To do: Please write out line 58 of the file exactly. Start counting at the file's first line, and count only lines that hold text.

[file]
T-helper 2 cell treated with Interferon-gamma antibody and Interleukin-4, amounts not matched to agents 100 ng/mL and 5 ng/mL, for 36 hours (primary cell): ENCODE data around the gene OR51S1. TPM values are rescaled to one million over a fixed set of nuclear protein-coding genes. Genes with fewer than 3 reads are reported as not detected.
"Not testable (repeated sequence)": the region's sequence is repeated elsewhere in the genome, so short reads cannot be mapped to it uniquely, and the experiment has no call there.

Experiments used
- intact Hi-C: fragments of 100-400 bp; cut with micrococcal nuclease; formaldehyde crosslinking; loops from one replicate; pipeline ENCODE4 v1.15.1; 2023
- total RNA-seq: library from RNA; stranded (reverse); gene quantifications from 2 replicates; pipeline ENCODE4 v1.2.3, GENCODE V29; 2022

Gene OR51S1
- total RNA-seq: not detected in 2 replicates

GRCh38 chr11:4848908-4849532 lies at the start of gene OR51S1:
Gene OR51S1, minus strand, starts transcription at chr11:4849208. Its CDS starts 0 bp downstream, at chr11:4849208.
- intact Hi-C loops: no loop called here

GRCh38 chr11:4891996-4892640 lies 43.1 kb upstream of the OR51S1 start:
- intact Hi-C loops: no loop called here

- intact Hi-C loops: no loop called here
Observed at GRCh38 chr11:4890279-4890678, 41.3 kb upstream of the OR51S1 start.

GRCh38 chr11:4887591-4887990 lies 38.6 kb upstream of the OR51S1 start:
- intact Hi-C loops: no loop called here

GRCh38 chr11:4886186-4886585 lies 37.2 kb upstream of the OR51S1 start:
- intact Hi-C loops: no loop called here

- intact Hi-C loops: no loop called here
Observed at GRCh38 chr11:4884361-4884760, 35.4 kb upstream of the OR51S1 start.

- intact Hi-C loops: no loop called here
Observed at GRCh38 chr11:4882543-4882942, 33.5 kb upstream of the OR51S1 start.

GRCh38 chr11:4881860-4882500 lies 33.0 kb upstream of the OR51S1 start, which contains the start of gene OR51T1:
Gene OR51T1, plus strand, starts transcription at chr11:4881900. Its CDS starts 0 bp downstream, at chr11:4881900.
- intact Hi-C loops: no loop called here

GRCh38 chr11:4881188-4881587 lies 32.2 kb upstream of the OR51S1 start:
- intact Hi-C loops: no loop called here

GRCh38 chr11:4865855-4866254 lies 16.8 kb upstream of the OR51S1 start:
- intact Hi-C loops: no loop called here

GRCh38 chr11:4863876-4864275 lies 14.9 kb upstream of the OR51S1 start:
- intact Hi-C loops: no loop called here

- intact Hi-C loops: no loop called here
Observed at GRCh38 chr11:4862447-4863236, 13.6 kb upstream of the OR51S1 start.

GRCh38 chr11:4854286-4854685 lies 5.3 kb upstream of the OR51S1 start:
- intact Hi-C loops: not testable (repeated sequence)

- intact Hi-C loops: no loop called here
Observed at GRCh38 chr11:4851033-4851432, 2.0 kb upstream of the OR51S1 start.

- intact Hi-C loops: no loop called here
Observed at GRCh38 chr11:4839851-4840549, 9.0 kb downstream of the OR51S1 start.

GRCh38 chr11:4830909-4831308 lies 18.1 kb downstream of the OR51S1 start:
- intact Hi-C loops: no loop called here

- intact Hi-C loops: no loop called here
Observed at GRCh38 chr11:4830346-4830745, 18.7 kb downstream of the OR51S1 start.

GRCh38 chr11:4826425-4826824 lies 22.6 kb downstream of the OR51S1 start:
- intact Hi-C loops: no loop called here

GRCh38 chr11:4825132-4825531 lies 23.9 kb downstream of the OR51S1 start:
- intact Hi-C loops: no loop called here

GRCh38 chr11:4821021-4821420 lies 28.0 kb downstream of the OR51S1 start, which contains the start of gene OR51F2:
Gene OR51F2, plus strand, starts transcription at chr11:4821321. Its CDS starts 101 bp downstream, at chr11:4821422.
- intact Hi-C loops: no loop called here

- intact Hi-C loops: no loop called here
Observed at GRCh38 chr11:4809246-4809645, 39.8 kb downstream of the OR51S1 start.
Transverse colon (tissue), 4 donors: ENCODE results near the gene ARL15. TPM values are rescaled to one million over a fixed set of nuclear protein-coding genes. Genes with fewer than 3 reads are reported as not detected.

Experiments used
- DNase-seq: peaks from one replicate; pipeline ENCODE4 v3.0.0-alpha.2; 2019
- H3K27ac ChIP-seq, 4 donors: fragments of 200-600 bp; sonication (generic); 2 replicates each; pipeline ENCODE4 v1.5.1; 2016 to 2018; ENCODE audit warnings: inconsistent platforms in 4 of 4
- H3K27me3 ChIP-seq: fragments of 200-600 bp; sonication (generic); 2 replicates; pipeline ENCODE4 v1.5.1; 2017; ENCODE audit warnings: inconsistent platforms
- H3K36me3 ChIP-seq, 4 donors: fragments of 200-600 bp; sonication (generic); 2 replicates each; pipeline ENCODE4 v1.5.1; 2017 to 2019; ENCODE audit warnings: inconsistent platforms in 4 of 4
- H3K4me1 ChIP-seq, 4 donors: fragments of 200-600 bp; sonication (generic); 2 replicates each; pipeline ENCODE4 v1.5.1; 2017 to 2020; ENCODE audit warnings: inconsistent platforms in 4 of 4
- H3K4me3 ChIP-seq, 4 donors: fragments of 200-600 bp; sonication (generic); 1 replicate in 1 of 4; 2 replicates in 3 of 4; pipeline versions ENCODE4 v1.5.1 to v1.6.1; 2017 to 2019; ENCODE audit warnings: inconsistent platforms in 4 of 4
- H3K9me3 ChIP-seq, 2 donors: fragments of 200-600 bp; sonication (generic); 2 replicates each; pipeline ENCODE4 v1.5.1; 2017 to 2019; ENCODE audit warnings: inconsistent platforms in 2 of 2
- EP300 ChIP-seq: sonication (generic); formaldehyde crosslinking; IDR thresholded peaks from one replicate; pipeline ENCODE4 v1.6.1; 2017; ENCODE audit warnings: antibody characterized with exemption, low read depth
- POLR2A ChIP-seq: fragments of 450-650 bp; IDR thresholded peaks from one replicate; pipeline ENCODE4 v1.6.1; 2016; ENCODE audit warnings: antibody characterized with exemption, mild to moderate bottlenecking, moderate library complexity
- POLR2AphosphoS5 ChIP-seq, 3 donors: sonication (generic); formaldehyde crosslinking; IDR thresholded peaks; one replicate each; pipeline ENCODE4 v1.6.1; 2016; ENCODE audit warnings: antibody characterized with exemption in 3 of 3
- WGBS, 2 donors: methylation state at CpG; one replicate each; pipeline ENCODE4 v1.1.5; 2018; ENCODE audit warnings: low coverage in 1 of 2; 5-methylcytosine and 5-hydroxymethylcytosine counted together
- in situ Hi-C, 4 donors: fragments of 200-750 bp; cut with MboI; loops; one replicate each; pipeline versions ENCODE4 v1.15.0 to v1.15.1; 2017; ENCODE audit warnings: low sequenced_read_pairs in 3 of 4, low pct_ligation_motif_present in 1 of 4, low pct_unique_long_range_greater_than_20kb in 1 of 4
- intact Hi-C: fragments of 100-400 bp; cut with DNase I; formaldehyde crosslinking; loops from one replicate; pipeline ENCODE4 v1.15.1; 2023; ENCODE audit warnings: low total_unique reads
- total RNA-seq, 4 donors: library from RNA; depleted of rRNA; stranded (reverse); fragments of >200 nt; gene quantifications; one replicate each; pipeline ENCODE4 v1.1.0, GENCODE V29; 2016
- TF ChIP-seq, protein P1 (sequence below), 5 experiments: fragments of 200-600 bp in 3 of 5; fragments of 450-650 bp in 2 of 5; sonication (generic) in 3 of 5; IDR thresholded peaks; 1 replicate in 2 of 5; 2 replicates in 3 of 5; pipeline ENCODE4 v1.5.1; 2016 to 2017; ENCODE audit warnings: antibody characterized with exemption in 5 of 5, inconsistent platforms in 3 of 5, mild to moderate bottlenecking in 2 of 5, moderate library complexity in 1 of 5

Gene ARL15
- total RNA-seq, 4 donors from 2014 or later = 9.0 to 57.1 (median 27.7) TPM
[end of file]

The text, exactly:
- H3K36me3 ChIP-seq, 4 donors: fragments of 200-600 bp; sonication (generic); 2 replicates each; pipeline ENCODE4 v1.5.1; 2017 to 2019; ENCODE audit warnings: inconsistent platforms in 4 of 4